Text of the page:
Our Water Strategy

Water Stewardship Report_Filling up Water
Goal: By 2020, safely return to communities and nature an amount of water equal to what we use in our finished beverages and their production. Progress: On track. We estimate to have balanced 94 percent (153.6 billion liters) of the water used in our finished beverages (based on 2014 sales volume). Based on this performance, we believe we will meet this goal by the end of 2015. In 2007, our system (the Company and our bottling partners) set an aspirational goal to safely return to communities and nature an amount of water equivalent to what is used in our beverages and their production by 2020. Between 2005 and the end of 2014, we balanced an estimated 94 percent of the water used in our finished beverages based on 2014 sales volume, for a total of 153.6 billion liters of water replenished to communities and nature. We also refer to replenish as achieving ‘water balance.’ We are working toward water balance through diverse, locally focused community water projects that often grow out of the source water vulnerability assessments (SVA) conducted for each of our bottling plants. Those plans are built with the local community and often the projects we support are with local governments and other respected third-party partners. Pursuing these synergies among our source water protection and replenish programs enable us to identify and implement projects that support the sustainability of local watersheds and communities while mitigating risks to our business. The projects we engage in typically have at least one of four objectives: to improve safe access to water and sanitation;to protect watersheds;to provide water for productive use; and/orto educate and raise awareness about water issues, including engagement on water policy. In many cases, projects also help improve local livelihoods, help communities adapt to climate change, improve water quality and enhance biodiversity. Since 2005, we have engaged in more than 500 projects in more than 100 countries
Goal: By 2020, improve water efficiency in manufacturing operations by 25% compared with a 2010 baseline. Progress: In 2014, we improved our water efficiency 2%, for a total improvement of 10% since 2010. This progress builds on the 21.4% efficiency improvements achieved from our initial water efficiency goal from 2004 to 2012. Our systemwide water efficiency has improved for 12 straight years. When we started this journey in 2004, we were using 2.7 liters of water to make 1 liter of product. That means that 1 liter of water is in the product and another 1.7 liters is used in the manufacturing process, mostly for keeping equipment clean.  Today, we’re using 2.03 liters of water to make 1 liter of product and we’re working to reduce it to 1.7 liters of water per liter of product (a 25% improvement) by 2020. But what does that mean? In 2014, we used about 305 billion liters of water to produce approximately 162.6 billion liters of product (Coke, Diet Coke, Coke Zero, Sprite, Fanta, orange and other juices, tea drinks, Dasani, Kinley, Burn, Fuze, etc.) that we sold to consumers in 207 countries and territories around the world. That means 162.6 billion liters of water goes into our products and ultimately gets consumed. And we used 142.8 billion liters of water in our manufacturing process to make that 162.6 billion liters of product.1 So, that’s the definition of water efficiency – how much water it takes to make our product. Our 2020 goal is aggressive and builds on the 21.4% water efficiency improvement we’ve made since 2004 (the 2.7 improving to 2.03). The good news is that we’re on track to meet our goal, and in many parts of the world, we’re ahead of schedule. In fact, in the US, Mexico, South Pacific, Western Europe, and Turkey, we have bottling plants that are already using 1.7 liters of water, or less, to make a liter of product. Our progress on water efficiency places us among the leading companies in the beverage industry according to a recent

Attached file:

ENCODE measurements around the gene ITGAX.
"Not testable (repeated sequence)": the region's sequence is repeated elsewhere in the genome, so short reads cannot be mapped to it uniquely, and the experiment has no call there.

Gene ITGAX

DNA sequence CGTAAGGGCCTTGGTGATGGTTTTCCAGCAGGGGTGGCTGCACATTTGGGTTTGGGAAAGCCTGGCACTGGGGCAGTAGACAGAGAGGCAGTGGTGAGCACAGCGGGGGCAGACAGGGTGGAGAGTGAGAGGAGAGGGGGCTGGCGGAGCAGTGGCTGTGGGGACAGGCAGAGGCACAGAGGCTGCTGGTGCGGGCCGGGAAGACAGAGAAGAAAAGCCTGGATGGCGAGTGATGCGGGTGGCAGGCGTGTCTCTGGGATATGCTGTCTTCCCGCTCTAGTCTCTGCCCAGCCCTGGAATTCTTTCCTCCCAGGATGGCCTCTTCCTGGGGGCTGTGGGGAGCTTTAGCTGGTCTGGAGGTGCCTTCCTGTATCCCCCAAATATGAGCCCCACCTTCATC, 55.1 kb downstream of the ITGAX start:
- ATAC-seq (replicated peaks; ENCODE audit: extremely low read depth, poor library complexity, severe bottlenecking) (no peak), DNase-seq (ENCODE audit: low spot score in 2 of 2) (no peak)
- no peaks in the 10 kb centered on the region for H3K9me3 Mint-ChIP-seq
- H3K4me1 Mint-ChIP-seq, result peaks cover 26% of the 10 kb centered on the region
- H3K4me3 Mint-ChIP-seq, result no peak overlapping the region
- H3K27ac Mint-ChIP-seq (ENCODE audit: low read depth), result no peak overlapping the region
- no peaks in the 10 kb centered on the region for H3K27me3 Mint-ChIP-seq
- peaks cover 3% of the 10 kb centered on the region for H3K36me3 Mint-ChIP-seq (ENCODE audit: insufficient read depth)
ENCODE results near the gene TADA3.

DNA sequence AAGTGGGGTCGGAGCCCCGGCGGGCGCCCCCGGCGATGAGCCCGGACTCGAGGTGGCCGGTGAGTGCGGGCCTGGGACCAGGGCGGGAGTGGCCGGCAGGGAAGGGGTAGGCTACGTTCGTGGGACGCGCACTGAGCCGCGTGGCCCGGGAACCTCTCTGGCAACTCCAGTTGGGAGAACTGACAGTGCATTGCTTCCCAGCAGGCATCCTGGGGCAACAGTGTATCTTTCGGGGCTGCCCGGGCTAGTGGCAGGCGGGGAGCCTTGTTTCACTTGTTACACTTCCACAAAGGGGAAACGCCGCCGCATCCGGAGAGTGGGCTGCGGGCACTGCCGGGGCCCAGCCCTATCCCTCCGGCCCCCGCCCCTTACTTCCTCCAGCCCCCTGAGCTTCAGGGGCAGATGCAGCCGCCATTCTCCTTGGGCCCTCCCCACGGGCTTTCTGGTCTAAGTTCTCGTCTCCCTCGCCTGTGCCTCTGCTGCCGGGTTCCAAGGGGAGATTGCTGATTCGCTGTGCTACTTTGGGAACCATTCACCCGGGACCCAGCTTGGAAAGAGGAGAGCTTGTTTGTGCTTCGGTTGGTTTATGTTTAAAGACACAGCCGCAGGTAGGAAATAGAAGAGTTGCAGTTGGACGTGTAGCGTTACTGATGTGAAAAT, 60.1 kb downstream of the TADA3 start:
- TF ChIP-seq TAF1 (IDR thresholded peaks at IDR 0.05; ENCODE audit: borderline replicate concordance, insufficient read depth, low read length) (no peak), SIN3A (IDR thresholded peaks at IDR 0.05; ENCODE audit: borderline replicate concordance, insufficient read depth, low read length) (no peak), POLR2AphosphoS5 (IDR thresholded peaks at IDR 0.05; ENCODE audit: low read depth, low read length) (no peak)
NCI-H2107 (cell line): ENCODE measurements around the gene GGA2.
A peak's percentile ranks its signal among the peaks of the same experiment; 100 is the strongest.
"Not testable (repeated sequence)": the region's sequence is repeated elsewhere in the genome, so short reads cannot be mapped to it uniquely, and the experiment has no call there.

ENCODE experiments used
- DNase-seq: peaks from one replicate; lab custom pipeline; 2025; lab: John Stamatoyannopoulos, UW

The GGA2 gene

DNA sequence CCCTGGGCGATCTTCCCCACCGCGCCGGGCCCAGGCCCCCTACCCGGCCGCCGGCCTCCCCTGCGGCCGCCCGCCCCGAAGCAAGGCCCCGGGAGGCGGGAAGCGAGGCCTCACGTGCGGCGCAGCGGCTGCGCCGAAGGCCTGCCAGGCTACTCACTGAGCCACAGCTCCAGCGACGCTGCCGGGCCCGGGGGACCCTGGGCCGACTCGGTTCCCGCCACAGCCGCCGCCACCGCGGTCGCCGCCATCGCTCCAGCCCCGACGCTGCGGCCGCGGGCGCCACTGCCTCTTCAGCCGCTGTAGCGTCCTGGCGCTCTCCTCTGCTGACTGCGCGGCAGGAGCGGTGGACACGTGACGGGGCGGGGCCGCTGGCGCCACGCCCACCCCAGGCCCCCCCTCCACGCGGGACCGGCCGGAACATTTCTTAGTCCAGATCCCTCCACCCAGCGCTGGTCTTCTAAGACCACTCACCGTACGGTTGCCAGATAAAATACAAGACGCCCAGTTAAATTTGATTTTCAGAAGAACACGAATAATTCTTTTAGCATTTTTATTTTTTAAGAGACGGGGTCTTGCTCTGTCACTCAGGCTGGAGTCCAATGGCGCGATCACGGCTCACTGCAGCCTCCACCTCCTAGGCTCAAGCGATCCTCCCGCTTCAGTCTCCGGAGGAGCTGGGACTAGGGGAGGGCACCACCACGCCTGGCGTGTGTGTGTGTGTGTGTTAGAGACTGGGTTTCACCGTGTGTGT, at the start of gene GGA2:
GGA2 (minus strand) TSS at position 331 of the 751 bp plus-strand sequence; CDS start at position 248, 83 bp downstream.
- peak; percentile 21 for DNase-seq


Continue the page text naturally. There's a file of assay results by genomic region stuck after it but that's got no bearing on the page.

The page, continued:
Water Stewardship Report_Kids on Water Cart